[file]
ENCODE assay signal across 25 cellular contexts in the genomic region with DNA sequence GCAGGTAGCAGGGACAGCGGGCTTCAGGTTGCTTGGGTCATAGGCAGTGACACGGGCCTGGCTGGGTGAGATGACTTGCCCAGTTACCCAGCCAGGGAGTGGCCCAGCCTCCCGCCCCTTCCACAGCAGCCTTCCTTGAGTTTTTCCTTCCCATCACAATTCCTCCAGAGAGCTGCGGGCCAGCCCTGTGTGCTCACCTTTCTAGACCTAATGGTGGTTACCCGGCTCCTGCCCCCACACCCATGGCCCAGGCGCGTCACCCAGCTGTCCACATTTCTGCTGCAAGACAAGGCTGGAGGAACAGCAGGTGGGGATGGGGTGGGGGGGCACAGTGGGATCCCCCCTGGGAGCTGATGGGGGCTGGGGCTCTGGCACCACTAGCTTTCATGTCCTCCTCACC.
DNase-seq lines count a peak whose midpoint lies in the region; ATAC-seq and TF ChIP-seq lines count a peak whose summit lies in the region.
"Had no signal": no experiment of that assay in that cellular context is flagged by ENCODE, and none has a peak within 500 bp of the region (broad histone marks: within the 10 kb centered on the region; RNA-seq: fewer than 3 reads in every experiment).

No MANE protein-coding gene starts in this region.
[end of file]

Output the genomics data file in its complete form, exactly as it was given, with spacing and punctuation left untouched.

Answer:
ENCODE assay signal across 25 cellular contexts in the genomic region with DNA sequence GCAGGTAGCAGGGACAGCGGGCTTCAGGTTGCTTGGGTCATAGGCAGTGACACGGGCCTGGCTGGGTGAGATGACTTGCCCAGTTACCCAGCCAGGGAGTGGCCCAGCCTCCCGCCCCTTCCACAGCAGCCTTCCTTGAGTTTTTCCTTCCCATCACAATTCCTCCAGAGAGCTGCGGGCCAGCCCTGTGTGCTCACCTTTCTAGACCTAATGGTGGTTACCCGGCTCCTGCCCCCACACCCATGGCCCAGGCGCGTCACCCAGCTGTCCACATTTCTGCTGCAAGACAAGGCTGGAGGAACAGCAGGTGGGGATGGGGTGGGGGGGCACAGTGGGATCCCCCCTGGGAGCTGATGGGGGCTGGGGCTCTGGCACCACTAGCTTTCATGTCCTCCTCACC.
DNase-seq lines count a peak whose midpoint lies in the region; ATAC-seq and TF ChIP-seq lines count a peak whose summit lies in the region.
"Had no signal": no experiment of that assay in that cellular context is flagged by ENCODE, and none has a peak within 500 bp of the region (broad histone marks: within the 10 kb centered on the region; RNA-seq: fewer than 3 reads in every experiment).

No MANE protein-coding gene starts in this region.